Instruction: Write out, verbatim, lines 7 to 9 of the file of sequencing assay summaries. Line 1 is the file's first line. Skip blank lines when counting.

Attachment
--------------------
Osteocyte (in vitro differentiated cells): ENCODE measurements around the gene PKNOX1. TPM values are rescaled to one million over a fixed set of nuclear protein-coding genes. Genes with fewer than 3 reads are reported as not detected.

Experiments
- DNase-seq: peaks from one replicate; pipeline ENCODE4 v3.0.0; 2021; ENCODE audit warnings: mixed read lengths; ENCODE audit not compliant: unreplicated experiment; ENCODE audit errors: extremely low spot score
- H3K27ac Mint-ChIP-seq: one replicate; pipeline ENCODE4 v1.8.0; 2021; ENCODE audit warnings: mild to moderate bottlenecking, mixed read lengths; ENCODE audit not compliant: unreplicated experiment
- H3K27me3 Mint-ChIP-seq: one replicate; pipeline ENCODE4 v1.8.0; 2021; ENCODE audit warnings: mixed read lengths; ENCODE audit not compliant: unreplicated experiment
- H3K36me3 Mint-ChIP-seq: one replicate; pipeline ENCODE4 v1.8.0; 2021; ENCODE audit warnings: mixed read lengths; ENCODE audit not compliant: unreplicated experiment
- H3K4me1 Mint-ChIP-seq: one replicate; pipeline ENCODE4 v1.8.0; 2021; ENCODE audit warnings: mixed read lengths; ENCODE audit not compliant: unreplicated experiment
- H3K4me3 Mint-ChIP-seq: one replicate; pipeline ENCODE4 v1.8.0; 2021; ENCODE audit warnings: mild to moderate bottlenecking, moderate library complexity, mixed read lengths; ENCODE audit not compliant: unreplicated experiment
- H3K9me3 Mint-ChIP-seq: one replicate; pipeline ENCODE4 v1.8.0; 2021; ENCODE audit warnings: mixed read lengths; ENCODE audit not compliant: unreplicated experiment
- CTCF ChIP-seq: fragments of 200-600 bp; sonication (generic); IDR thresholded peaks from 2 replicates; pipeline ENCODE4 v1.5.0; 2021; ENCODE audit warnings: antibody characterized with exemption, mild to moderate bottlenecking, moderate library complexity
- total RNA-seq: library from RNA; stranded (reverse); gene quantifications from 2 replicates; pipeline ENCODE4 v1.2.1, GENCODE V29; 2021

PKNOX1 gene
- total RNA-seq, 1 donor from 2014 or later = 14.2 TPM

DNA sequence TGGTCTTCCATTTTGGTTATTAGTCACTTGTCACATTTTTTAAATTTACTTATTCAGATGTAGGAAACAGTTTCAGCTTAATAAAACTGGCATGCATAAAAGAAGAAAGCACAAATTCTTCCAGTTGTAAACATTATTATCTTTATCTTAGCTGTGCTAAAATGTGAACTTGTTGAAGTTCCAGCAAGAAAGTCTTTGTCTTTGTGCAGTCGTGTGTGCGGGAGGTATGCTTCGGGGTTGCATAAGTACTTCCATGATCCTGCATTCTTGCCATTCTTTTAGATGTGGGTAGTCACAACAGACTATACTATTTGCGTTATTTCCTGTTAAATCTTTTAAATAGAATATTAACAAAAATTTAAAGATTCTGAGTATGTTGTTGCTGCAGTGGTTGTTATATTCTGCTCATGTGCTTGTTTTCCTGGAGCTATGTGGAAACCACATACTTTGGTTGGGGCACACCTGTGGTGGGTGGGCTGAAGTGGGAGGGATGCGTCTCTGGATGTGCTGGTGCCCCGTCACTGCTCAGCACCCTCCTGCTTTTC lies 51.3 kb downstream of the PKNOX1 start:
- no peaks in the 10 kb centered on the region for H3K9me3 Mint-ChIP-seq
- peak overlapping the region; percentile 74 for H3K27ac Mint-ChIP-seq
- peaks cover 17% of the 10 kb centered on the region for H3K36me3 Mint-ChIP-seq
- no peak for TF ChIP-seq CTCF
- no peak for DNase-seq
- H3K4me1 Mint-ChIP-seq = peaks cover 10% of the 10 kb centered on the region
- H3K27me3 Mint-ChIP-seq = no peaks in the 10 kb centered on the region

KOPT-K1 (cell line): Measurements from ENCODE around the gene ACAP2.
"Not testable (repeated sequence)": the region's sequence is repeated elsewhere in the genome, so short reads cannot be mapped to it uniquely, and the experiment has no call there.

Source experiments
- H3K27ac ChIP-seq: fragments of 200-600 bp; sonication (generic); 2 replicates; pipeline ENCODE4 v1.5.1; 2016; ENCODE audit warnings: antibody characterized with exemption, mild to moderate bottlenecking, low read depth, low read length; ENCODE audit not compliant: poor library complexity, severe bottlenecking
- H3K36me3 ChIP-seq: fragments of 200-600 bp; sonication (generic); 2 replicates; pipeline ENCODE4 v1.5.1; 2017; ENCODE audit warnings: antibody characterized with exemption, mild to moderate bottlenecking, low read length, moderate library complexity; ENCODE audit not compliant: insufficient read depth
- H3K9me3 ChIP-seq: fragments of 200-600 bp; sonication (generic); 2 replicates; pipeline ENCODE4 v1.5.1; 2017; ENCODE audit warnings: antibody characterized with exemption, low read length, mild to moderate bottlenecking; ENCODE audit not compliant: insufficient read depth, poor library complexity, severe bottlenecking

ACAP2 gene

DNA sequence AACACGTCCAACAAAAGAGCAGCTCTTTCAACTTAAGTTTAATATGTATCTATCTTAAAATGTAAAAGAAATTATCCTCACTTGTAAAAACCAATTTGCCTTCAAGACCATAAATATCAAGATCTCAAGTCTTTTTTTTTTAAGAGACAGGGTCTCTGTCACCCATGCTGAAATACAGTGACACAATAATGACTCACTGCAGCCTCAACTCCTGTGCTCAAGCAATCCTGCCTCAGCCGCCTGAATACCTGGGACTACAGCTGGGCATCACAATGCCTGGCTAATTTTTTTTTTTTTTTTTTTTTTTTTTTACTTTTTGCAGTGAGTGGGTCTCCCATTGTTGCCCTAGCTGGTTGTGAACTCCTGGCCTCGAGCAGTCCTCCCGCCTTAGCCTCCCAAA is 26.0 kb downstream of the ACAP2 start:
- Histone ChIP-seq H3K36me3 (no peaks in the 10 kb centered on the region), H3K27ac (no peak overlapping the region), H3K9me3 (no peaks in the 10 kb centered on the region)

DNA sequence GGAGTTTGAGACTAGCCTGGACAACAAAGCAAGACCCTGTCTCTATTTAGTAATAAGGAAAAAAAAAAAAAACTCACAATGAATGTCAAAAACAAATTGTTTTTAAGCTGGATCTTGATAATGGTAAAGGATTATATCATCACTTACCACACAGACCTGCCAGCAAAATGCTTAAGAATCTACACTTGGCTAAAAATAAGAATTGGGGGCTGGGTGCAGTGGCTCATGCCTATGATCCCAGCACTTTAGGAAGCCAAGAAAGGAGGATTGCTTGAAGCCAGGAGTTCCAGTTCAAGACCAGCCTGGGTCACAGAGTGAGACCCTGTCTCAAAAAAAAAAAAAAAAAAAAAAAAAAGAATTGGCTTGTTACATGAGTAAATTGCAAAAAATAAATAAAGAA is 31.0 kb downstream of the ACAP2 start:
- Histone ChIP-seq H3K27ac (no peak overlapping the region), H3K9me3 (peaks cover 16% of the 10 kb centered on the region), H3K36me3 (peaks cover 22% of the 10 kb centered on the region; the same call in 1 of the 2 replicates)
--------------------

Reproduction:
- H3K4me1 Mint-ChIP-seq: one replicate; pipeline ENCODE4 v1.8.0; 2021; ENCODE audit warnings: mixed read lengths; ENCODE audit not compliant: unreplicated experiment
- H3K4me3 Mint-ChIP-seq: one replicate; pipeline ENCODE4 v1.8.0; 2021; ENCODE audit warnings: mild to moderate bottlenecking, moderate library complexity, mixed read lengths; ENCODE audit not compliant: unreplicated experiment
- H3K9me3 Mint-ChIP-seq: one replicate; pipeline ENCODE4 v1.8.0; 2021; ENCODE audit warnings: mixed read lengths; ENCODE audit not compliant: unreplicated experiment